[7] The increasing trend of northeasterly wind over shelf seas and its separation from rebound of the Siberian High by complex cyclonic trend over China suggest a regional dynamics which may be related to coastal SST warming. Figure 2d shows an overlay of the differences in wind (black vectors and contours) and SST (color) between the periods before and after 1998. The averaging period for SST is 1 year ahead of that for the wind, anticipating the lag between them, shown below. The SST difference shows that the ocean has warmed 0.2–2°C after 1998 compared to the decade before. The warming was part of the overall global warming in which coastal SST increased at a faster rate than global [Belkin, 2009; Lima and Wethey, 2012]. However, preferentially strong warming of 1–2°C existed from the southern shelf of the ECS into the Taiwan Strait. Coincident with this local SST rise is stronger wind speeds which in the vicinity of the Taiwan Strait are as much as +3 m s−1. The decadal increase in wind speed in the Taiwan Strait is likely related to SST warming. Warmer sea produces more vigorous turbulence in the planetary boundary layer, which brings faster moving air from aloft, accelerating the wind near the sea surface [Wallace et al., 1989]. However, the maximum wind speed difference is slightly downwind of the maximum SST difference.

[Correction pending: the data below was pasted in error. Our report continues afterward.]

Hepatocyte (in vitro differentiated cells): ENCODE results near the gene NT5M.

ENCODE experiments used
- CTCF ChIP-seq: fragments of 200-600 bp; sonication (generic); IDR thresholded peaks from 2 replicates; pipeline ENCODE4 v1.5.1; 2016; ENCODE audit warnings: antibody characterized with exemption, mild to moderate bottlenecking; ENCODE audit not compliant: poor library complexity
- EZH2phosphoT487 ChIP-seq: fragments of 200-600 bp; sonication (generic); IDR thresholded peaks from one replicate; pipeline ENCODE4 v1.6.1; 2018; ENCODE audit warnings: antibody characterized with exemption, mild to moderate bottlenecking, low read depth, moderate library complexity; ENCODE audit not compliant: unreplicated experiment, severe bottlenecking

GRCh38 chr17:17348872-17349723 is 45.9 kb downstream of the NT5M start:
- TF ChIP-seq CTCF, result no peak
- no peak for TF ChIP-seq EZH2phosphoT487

[8] We use empirical orthogonal functions (EOFs) [Kutzbach, 1967] to understand the connection between SST and wind (Figure 3). Mode-1 SST (Figures 3a and 3b, color) explains 52% of the variance; its principle component PC1(SST) shows a decadal rise from 1982 to 2010 with transition near 1997–1998. The rise occurred preferentially during JFM winter (the 360 day running mean PC1 (not shown) follows closely the JFM PC1) and was dominated by heterogeneous warming of the shelf seas as clearly seen in the eigenvector EV1(SST) (Figure 3a). The shelf seas including the Taiwan Strait experienced 4–5 times stronger SST warming than the open ocean. Modes 1 and 2 (not shown) of the wind velocity (uw) explain 50% and 21% of the total variance; their PC1 and PC2 are interannual and generally out of phase with El Niño-Southern Oscillation (ENSO) [e.g., Zhang et al., 1997]. Of interest here are modes 3 and 4 (Figure 3a, black vectors (mode 3 only); Figure 3c, vectors; and Figure 3d) which explain 8% and 6.5%, respectively, of the total variance, and which like mode-1 SST are dominated by wintertime decadal rise in their PCs with sign changes near 1998–2000. They are barely separable but are distinct from neighboring modes 2 and 5 according to the criterion of North et al. [1982]; following Zhang and Hendon [1997, p.744], we interpret them together as one pattern. Both PCs correlate with the wind (correlation coefficients ≈ 0.7). The PC4 slightly leads PC3, but both lag the PC1(SST) by 1–2 years (see caption). Concomitant with warming over the shelf seas, the spatial pattern is cyclonic centered northwest of Taiwan (Figures 3a and 3c), consisting of east-southeasterly on-shelf flow north of the cyclone, represented by EV3(uw), and north-northwesterly offshore flow south of the cyclone, represented by EV4(uw). The pattern is consistent with Figure 2d that over the outer shelf of the ECS the differenced wind (black vectors) veers onshore compared to the mean wind (red vectors) and suggests a thermally driven, low-level wind convergence into the warm shelf. The warm coastal seas therefore act as a sink of low-level wind which accelerates as it turns cyclonically into the strait channeled by the high mountains of Taiwan; this may explain why the maximum speed is downwind of the warming (Figure 2d). Moreover, since cyclonic wind anomaly with scales ~1000 km generally prevails west-northwest of the heating [Gill, 1980], the SST warming might possibly explain the cyclonic trend pattern over China and contributed to the weakening trend of the northeasterly wind over the eastern provinces of China (Figure 2c) where EV4(uw) dominates (Figure 3c). Chang and Oey [2013] found a similar cyclonic trend induced by SST warming off the coast of Venezuela.